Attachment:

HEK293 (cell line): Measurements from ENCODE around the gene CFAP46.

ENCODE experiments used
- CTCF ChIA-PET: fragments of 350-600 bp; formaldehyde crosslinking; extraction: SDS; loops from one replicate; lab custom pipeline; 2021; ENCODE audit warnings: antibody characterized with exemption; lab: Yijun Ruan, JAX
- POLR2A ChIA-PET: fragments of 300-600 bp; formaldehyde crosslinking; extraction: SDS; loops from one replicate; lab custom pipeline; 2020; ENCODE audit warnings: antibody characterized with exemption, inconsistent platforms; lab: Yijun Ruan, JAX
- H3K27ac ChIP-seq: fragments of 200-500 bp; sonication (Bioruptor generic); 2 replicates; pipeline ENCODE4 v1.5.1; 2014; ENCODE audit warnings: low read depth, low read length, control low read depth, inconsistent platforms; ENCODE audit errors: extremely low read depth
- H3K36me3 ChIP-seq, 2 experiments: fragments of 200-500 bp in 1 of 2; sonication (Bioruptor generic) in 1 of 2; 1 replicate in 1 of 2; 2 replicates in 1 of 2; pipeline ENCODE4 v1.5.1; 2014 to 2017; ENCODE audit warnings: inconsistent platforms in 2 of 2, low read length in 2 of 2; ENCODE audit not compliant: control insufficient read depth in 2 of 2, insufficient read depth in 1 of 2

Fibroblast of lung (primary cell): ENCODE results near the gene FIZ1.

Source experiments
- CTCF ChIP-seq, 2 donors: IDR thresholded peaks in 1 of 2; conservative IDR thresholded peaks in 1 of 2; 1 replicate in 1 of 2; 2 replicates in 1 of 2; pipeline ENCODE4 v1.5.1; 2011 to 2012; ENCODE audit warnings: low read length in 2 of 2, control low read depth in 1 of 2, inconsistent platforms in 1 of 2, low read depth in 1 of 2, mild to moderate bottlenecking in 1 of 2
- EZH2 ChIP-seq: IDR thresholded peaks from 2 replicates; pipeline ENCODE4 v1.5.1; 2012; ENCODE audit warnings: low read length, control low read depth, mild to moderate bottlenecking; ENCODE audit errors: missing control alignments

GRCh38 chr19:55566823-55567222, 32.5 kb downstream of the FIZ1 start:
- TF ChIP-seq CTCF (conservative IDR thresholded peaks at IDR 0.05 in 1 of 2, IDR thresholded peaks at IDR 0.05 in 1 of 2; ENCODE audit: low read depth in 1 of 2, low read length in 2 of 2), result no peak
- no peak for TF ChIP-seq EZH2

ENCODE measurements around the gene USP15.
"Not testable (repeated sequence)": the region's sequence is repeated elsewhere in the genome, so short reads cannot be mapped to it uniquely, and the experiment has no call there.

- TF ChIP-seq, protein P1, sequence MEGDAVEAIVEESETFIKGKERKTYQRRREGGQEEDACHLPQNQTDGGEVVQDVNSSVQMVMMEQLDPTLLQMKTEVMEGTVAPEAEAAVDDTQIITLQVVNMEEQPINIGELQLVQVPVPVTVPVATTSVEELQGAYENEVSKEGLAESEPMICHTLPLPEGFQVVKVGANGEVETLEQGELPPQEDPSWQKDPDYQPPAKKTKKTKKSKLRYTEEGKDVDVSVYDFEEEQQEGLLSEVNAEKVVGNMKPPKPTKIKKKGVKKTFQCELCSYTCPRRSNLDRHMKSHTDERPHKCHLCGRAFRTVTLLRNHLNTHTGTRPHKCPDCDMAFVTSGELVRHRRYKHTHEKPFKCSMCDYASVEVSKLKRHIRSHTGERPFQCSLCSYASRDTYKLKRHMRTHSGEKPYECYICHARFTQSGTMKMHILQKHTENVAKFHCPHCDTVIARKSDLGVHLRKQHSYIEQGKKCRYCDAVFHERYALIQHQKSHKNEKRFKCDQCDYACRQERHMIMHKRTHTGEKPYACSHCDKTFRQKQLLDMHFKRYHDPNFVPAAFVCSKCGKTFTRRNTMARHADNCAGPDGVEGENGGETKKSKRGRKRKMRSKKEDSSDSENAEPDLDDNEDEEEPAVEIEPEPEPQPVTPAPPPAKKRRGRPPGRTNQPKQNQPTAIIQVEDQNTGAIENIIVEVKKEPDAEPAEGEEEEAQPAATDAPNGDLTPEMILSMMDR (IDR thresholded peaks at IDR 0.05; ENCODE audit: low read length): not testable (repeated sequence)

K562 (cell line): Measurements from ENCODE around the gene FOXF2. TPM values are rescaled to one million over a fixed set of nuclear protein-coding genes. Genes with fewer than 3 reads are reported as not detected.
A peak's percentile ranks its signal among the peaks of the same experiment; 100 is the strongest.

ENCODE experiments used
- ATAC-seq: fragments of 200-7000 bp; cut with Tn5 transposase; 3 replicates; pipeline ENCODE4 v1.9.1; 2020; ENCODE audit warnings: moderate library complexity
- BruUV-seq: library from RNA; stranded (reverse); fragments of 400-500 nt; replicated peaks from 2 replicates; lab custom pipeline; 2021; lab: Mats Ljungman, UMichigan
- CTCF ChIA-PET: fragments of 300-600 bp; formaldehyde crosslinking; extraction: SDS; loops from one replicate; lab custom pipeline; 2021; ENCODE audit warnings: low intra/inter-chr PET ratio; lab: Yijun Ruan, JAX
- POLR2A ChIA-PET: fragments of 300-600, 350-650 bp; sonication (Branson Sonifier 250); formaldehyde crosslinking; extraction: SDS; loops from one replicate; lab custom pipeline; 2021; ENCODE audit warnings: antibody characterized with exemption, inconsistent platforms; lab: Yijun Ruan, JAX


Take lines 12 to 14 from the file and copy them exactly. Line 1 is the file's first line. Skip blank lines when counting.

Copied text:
- TF ChIP-seq CTCF (conservative IDR thresholded peaks at IDR 0.05 in 1 of 2, IDR thresholded peaks at IDR 0.05 in 1 of 2; ENCODE audit: low read depth in 1 of 2, low read length in 2 of 2), result no peak
- no peak for TF ChIP-seq EZH2

ENCODE measurements around the gene USP15.